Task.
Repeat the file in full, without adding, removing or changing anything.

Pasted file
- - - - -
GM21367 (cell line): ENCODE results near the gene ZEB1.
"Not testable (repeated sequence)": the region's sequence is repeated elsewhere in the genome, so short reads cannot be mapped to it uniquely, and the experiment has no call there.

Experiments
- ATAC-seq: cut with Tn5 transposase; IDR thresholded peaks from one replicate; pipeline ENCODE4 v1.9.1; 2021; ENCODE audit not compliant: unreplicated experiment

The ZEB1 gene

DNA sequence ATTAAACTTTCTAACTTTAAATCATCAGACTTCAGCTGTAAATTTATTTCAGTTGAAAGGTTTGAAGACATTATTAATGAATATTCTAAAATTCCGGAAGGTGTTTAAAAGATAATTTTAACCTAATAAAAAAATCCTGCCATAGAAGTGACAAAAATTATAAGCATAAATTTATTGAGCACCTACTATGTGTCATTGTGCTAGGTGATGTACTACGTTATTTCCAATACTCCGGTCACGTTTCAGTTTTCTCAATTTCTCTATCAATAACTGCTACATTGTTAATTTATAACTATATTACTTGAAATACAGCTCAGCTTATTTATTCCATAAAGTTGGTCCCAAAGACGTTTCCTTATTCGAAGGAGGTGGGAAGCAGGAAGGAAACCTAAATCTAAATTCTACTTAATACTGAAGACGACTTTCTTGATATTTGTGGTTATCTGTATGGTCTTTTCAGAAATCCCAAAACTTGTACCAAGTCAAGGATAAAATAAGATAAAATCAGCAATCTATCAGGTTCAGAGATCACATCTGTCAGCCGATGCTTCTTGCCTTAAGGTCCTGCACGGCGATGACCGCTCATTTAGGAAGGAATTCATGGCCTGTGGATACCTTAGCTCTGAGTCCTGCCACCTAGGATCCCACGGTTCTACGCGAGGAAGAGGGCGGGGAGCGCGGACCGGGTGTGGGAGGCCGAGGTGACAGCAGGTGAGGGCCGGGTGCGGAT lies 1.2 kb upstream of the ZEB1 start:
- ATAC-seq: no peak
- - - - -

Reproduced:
GM21367 (cell line): ENCODE results near the gene ZEB1.
"Not testable (repeated sequence)": the region's sequence is repeated elsewhere in the genome, so short reads cannot be mapped to it uniquely, and the experiment has no call there.

Experiments
- ATAC-seq: cut with Tn5 transposase; IDR thresholded peaks from one replicate; pipeline ENCODE4 v1.9.1; 2021; ENCODE audit not compliant: unreplicated experiment

The ZEB1 gene

DNA sequence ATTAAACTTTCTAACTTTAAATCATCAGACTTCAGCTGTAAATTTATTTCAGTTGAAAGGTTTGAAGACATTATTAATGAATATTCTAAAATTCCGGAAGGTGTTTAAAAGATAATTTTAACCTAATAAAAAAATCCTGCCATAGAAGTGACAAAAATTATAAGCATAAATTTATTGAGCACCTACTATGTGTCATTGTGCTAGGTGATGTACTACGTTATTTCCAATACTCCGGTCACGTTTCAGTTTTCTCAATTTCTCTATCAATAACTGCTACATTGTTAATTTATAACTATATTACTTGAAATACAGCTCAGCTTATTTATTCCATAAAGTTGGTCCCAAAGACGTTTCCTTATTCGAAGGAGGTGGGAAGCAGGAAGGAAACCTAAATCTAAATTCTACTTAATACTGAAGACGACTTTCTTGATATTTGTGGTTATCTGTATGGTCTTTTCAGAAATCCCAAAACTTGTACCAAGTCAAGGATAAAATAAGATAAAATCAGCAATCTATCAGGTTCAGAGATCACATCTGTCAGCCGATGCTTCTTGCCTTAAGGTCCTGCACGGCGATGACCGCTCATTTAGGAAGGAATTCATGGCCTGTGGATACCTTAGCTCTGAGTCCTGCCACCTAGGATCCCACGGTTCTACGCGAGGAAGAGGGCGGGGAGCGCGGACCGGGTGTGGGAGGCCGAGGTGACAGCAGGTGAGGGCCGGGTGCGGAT lies 1.2 kb upstream of the ZEB1 start:
- ATAC-seq: no peak